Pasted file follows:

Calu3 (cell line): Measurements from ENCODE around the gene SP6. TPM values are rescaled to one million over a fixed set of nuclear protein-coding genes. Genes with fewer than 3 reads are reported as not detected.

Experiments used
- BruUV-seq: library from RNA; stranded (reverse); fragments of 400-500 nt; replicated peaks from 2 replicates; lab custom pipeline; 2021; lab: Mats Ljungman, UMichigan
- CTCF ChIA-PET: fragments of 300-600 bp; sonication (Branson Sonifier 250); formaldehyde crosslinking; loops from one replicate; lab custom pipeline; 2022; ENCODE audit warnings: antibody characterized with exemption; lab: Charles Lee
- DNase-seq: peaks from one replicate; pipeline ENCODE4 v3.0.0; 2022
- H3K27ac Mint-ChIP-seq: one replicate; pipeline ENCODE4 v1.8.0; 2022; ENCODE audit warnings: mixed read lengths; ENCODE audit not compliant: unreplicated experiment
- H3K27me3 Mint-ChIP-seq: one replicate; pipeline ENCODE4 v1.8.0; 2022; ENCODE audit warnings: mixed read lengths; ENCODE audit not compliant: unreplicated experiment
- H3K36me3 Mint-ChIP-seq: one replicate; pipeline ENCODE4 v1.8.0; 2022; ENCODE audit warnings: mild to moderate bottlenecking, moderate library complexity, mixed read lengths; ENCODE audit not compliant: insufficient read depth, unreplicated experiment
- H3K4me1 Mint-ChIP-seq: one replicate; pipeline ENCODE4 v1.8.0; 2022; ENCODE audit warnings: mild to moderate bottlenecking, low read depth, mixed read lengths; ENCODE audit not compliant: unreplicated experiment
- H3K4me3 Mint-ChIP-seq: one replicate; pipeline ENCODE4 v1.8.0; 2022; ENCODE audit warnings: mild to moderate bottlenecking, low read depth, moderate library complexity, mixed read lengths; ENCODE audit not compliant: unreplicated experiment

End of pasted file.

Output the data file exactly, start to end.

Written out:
Calu3 (cell line): Measurements from ENCODE around the gene SP6. TPM values are rescaled to one million over a fixed set of nuclear protein-coding genes. Genes with fewer than 3 reads are reported as not detected.

Experiments used
- BruUV-seq: library from RNA; stranded (reverse); fragments of 400-500 nt; replicated peaks from 2 replicates; lab custom pipeline; 2021; lab: Mats Ljungman, UMichigan
- CTCF ChIA-PET: fragments of 300-600 bp; sonication (Branson Sonifier 250); formaldehyde crosslinking; loops from one replicate; lab custom pipeline; 2022; ENCODE audit warnings: antibody characterized with exemption; lab: Charles Lee
- DNase-seq: peaks from one replicate; pipeline ENCODE4 v3.0.0; 2022
- H3K27ac Mint-ChIP-seq: one replicate; pipeline ENCODE4 v1.8.0; 2022; ENCODE audit warnings: mixed read lengths; ENCODE audit not compliant: unreplicated experiment
- H3K27me3 Mint-ChIP-seq: one replicate; pipeline ENCODE4 v1.8.0; 2022; ENCODE audit warnings: mixed read lengths; ENCODE audit not compliant: unreplicated experiment
- H3K36me3 Mint-ChIP-seq: one replicate; pipeline ENCODE4 v1.8.0; 2022; ENCODE audit warnings: mild to moderate bottlenecking, moderate library complexity, mixed read lengths; ENCODE audit not compliant: insufficient read depth, unreplicated experiment
- H3K4me1 Mint-ChIP-seq: one replicate; pipeline ENCODE4 v1.8.0; 2022; ENCODE audit warnings: mild to moderate bottlenecking, low read depth, mixed read lengths; ENCODE audit not compliant: unreplicated experiment
- H3K4me3 Mint-ChIP-seq: one replicate; pipeline ENCODE4 v1.8.0; 2022; ENCODE audit warnings: mild to moderate bottlenecking, low read depth, moderate library complexity, mixed read lengths; ENCODE audit not compliant: unreplicated experiment